Help with my fairy cakes

  gengiscant 19:36 02 Jun 10
Locked

Although I can only swallow a liquid food substitute and my tastes buds are rubbish I oddly enough do most of the cooking. I have turned my hand to baking, in particular Fairy cakes, I mean how hard can it be?
Harder than I thought it seems, whereas the top half is nigh on perfect with a deep golden crown, as it gets towards the bottom the sponge is not as firm as the top.

Should I lower the temperature of the oven from it's recipe suggesting of 180C?

  Proclaimer 19:53 02 Jun 10

Baking it the most difficult to master.

  gengiscant 20:22 02 Jun 10

I should have mentioned the recipe quantities.
1 egg
2oz butter
4oz caster sugar
3oz self raising flour
2oz milk

makes 6

ah, so there is middle shelf, will look into that.
Could also be a liquid thing as I like to think I am being creative by flinging in some lemon juice.
Much to learn me thinks.

  wee eddie 23:09 02 Jun 10

Cake recipes are, proportion, critical, try the recipe just as it says ~ without the lemon juice. If you wish you can drizzle that on later.

  Forum Editor 23:21 02 Jun 10

leave out the lemon juice - you can make a sugar/lemon juice mix in a saucepan when the cakes are cooked. Trickle it onto the warm cakes and leave to cool.

  Quickbeam 01:03 03 Jun 10

"makes 6"...? Waste of time, I can scoff six fairy cakes before I've closed the back door when I get home! Make 10 X that amount and freeze them before you eat them all.

That recipe has a very high proportion of sugar which has a destabilising effect on cake balance, take a look at this one click here Note that the proportions of the main 4 ingredients are equal. It's known as a pound all round recipe, or can be a kilo or whatever... it's 25% of flour, butter, sugar, liquid (egg/milk)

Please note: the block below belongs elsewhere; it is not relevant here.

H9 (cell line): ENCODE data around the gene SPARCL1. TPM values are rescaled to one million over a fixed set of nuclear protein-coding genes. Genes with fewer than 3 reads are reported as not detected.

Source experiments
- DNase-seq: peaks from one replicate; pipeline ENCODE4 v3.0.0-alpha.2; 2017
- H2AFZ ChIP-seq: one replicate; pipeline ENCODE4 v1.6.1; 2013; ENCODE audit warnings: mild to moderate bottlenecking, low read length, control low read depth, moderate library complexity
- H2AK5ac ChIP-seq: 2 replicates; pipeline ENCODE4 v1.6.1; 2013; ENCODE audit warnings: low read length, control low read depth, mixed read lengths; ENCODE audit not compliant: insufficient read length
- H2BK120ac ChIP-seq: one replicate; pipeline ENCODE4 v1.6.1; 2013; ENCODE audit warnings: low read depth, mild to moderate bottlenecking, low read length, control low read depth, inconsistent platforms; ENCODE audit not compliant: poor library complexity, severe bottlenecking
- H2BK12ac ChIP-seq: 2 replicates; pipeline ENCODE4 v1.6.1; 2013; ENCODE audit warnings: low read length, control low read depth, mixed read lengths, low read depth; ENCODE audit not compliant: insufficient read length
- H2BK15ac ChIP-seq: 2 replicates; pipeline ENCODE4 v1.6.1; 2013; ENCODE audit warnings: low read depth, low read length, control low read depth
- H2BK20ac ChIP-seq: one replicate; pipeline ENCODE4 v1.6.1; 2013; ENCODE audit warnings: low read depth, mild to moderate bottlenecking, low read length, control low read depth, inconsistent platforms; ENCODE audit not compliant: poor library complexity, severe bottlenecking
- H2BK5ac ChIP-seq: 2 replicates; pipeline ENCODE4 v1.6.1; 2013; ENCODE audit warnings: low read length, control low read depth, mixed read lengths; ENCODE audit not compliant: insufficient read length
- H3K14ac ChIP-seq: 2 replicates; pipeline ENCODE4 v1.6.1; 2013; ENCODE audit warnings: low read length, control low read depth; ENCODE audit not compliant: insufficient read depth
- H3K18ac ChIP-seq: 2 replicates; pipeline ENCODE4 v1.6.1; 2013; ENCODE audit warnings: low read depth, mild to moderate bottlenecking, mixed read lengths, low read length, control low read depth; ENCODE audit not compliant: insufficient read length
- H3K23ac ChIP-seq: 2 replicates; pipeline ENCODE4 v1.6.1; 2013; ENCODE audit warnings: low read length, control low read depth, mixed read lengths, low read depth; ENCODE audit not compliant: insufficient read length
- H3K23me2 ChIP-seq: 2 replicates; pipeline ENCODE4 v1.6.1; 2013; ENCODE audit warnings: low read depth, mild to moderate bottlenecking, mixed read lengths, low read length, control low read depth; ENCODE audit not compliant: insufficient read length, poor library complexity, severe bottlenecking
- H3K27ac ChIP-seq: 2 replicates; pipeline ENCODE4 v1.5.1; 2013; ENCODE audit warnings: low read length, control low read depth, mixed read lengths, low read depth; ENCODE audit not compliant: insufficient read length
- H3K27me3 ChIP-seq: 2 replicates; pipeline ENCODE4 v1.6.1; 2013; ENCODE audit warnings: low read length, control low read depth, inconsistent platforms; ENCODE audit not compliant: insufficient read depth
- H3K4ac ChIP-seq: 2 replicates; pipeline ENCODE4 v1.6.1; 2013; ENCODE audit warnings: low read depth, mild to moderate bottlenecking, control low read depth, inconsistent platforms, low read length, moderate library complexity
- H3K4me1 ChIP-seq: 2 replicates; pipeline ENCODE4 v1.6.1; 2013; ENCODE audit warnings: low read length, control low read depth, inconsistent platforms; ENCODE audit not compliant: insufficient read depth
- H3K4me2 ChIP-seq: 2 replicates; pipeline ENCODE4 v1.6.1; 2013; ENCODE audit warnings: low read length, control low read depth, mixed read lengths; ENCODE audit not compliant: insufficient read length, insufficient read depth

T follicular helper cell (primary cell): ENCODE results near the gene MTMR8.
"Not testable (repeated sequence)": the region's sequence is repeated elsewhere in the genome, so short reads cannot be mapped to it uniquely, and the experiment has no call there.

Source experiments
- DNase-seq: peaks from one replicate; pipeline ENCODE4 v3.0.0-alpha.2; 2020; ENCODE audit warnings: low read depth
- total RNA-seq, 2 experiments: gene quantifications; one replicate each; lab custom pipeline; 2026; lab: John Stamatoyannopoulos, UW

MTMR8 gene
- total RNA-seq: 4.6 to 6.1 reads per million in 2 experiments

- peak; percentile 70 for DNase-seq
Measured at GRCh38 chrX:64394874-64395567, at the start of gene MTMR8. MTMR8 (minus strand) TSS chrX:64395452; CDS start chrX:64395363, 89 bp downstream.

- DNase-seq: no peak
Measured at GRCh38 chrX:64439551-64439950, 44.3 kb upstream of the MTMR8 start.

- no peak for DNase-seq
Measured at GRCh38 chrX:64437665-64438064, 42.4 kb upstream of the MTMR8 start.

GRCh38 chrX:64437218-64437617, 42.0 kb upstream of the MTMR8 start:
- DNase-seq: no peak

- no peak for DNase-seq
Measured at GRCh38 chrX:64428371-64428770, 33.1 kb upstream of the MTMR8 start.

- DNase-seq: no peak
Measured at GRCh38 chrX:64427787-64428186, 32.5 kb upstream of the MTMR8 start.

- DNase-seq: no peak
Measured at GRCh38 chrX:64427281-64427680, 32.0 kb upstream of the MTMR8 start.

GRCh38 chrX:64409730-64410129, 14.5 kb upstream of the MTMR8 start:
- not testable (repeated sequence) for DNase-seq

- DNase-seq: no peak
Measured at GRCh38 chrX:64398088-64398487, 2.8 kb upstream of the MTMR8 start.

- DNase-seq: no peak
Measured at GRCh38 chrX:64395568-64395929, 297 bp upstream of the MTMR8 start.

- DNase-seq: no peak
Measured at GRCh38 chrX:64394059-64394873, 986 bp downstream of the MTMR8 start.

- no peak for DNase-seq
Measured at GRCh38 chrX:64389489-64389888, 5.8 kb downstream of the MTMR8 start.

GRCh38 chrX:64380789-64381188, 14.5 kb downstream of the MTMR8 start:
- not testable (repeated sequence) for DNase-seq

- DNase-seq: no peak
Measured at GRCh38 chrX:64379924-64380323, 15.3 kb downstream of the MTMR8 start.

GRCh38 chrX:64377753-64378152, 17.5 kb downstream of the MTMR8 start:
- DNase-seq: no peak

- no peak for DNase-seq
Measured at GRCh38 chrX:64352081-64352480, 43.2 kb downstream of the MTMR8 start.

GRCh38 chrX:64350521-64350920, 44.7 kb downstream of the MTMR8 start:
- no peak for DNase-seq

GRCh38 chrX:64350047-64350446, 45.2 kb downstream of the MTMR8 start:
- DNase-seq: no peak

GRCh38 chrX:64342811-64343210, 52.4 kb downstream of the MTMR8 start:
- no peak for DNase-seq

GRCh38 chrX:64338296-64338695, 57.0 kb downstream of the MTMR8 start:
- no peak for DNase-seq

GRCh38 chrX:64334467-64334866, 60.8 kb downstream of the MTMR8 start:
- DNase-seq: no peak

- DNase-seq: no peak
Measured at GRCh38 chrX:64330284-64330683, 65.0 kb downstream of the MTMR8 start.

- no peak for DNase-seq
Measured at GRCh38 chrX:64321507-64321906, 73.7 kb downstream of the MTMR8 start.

A fan oven will always give a better and more even bake, if you already are using one, you can knock 15/20 degrees of that temp that you're using. You get better with practice and baking isn't hard, fairy cakes are one of the first things that kids used to make in the old domestic science classes.

  gengiscant 05:34 03 Jun 10

I do not eat any, I think the clue to the fact in my post was the line "Although I can only swallow a liquid food substitute " but When I could eat normally I to could scoff my fair share of cake. So six is More than ample for my granddaughter when she visits.
I have also discovered that the chocolate sweet 'Flake' does not melt so makes a poor topping for Fairy cakes.Do not suggest a good quality dark chocolate ,it is the food of the devil.

  Quickbeam 08:30 03 Jun 10

A little cocoa in the icing sugar is all you need.

  Demora 09:32 03 Jun 10

I would suggest not using lemon juice as this may curdle the milk.

Also when all the ingredients are combined, don't over beat the mixture.

Lemon Zest from unwaxed lemons is stronger and gives a lovely flavour.

D

  Quickbeam 11:03 03 Jun 10

To melt chocolate click here

Any chocolate will melt, just try holding some in your hand, but it's very sensitive to how it's melted. Too high a temperature and the tempered product breaks down into it's separate different fats, all with different melting points. What you have to do is to soften it slowly while retaining the makers tempering of the product.

Chocolate production from raw cocoa is quite a complicated process of heating and cooling several times to specific different temperatures in a specific order until all the various different melting point fats are perfectly homogenised. When this is done, it's said to be tempered, and that is the product that we buy in the shops.

  gengiscant 11:36 03 Jun 10

Of course the results matter,plus there are far better thing to do than be up to the armpits in flour especially when the weather is fine.

This post started out as a little light relief with just a modicum of seriousness in relation to sponge consistency. I really do not care enough about chocolate and tempering to bother again using it as a topping. A spot of strawberry jam from a jar will do the trick.
The advice in relation to liquid and sponge consistency I have noted and feel sure that my next effort will reflect what I have learnt. Not that it really matters as my granddaughter seems to eat them however they turn out.
Thanks all.

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